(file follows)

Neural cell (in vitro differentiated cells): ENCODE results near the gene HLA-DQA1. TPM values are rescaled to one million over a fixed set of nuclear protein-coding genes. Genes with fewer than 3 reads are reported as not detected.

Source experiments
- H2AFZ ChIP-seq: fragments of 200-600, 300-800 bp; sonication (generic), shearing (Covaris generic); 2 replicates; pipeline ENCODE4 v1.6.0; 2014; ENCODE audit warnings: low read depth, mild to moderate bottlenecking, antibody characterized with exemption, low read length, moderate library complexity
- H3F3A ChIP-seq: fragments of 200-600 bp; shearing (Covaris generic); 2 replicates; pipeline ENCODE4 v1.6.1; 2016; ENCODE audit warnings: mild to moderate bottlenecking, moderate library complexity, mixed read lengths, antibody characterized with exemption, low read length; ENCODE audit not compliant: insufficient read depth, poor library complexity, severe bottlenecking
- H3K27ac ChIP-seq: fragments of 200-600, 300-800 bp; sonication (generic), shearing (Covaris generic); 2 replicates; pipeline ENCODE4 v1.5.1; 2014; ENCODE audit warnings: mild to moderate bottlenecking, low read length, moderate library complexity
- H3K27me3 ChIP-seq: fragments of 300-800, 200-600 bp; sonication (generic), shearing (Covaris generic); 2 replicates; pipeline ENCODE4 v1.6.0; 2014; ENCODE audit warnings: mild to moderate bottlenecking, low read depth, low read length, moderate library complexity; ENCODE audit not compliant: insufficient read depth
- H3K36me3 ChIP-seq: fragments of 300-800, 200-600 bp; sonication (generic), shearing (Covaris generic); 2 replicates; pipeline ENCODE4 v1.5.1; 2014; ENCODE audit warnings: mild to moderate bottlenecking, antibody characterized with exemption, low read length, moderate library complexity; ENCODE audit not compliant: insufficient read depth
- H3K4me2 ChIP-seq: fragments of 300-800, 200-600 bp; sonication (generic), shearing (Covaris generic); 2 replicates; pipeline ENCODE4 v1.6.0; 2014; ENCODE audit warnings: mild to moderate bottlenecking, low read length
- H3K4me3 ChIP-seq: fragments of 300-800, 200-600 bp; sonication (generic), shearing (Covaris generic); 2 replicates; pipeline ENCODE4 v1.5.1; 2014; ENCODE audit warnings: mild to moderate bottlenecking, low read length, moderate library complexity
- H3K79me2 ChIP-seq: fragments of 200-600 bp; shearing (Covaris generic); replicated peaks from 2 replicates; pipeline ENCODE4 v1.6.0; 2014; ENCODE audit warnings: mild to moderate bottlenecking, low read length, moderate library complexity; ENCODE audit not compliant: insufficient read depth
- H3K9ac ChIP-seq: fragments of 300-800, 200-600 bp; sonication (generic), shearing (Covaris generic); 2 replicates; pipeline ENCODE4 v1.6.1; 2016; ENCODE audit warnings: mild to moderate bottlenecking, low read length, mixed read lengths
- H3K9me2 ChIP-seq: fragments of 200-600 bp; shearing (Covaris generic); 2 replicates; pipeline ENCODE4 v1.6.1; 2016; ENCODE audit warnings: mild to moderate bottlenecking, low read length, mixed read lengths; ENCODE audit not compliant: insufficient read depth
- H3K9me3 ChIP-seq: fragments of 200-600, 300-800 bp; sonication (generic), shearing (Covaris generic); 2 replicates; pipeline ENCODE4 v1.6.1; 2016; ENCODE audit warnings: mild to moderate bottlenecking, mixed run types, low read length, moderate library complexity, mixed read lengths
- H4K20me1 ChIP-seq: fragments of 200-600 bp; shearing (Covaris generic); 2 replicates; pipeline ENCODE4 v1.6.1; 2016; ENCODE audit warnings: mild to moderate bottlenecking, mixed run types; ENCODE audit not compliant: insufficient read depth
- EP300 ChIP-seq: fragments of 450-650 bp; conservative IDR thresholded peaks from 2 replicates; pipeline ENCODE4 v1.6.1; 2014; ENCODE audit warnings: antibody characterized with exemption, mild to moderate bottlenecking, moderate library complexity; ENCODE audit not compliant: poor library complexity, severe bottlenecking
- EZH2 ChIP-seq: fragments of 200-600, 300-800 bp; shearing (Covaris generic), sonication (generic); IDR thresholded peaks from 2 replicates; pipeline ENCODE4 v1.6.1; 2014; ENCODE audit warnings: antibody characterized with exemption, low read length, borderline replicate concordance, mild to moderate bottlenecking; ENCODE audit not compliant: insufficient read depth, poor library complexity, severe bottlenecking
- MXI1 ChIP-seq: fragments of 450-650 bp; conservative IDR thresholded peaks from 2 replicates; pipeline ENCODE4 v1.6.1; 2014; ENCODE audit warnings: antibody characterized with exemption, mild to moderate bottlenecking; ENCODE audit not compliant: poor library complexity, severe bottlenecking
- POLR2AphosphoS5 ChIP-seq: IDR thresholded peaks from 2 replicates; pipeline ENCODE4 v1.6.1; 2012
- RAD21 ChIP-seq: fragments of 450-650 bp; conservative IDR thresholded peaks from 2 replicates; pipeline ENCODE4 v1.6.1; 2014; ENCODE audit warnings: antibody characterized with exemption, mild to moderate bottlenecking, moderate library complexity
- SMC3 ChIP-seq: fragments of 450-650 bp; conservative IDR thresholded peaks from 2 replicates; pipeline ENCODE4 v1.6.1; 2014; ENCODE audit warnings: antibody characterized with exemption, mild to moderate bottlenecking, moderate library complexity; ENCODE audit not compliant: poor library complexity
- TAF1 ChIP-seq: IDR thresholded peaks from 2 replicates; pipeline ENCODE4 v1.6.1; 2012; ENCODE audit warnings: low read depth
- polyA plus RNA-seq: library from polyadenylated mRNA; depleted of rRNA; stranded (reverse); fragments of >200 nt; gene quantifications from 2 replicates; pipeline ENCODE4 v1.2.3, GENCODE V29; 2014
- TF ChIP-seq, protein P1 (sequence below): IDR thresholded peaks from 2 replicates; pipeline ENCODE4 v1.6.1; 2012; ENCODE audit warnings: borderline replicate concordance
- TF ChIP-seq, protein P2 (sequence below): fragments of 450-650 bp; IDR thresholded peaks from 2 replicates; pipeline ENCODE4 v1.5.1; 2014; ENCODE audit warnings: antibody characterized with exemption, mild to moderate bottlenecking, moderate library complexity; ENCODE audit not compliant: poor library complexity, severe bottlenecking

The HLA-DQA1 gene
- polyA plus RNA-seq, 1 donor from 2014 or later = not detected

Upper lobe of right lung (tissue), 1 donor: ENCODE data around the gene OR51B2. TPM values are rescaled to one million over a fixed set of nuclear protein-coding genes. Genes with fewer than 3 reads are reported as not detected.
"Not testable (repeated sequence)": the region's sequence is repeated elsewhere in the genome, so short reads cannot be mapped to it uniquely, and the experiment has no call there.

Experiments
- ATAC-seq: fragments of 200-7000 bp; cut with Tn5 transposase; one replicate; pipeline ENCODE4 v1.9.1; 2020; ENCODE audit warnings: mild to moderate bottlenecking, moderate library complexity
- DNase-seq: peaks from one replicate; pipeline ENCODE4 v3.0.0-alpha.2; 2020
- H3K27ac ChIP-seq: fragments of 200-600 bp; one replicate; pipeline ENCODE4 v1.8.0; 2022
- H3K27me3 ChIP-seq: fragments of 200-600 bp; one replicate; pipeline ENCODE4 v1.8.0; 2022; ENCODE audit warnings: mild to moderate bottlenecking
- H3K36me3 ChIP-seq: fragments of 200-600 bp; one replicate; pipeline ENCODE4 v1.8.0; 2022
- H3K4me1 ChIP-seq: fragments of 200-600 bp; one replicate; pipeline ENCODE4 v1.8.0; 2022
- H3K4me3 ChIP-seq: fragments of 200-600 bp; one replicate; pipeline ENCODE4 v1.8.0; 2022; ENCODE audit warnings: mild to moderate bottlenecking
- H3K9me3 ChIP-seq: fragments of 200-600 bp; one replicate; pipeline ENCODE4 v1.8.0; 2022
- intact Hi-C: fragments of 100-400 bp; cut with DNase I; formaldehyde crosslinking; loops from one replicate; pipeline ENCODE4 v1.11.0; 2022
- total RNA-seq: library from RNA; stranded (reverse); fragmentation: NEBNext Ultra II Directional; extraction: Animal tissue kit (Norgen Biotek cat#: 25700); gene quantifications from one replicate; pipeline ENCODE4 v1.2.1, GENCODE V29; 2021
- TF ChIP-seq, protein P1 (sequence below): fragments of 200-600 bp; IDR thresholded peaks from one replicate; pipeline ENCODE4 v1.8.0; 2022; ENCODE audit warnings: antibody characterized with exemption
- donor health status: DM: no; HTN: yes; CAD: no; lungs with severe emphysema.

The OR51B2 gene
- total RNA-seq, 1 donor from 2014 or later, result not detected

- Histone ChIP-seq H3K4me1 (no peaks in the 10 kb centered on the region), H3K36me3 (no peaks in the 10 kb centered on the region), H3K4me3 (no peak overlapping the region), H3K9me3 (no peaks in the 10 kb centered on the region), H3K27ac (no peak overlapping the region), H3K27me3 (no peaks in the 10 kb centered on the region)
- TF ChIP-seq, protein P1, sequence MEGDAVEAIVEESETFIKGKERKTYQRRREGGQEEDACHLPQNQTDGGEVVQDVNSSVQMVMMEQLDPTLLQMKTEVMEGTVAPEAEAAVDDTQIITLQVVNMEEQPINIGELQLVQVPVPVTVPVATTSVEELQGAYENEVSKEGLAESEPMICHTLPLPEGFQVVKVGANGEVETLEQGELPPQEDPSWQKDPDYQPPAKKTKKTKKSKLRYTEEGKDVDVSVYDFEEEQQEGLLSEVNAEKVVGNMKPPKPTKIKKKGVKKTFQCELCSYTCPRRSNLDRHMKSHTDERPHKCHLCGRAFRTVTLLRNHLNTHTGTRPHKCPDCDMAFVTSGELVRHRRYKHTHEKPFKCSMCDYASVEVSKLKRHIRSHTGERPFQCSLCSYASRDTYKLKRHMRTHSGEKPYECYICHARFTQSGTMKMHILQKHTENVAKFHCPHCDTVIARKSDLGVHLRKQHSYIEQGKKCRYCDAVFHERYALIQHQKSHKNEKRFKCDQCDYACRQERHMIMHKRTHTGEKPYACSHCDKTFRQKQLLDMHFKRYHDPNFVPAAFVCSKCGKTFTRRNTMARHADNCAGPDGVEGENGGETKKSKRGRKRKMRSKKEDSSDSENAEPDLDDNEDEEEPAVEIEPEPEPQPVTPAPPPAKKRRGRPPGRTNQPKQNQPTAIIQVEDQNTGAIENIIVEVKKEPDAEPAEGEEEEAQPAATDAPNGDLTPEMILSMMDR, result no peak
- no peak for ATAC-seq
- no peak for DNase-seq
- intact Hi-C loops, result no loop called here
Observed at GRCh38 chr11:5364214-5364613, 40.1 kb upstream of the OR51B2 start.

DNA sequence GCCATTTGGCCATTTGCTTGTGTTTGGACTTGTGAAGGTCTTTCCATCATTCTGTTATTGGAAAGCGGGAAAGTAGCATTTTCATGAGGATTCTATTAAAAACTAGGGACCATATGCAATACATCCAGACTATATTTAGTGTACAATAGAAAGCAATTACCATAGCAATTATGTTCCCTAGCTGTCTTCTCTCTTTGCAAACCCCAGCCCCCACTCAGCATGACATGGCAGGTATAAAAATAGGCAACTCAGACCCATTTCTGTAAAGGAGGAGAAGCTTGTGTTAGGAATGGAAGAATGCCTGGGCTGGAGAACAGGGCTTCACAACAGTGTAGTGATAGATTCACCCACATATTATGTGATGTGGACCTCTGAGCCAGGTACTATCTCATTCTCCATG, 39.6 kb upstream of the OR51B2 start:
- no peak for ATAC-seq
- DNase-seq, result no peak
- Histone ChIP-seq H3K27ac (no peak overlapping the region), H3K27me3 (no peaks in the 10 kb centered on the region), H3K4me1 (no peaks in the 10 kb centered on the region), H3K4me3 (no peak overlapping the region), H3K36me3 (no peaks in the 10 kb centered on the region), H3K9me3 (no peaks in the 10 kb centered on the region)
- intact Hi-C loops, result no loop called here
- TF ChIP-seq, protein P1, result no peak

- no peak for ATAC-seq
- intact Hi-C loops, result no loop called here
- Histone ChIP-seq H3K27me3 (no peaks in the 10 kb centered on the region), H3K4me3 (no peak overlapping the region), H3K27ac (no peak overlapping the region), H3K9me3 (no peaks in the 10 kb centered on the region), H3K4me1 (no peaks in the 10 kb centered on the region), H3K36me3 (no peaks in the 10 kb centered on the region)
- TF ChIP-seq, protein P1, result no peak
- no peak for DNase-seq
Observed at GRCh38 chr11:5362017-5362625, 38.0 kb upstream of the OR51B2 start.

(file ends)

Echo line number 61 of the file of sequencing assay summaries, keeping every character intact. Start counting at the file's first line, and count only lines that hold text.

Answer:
Observed at GRCh38 chr11:5362017-5362625, 38.0 kb upstream of the OR51B2 start.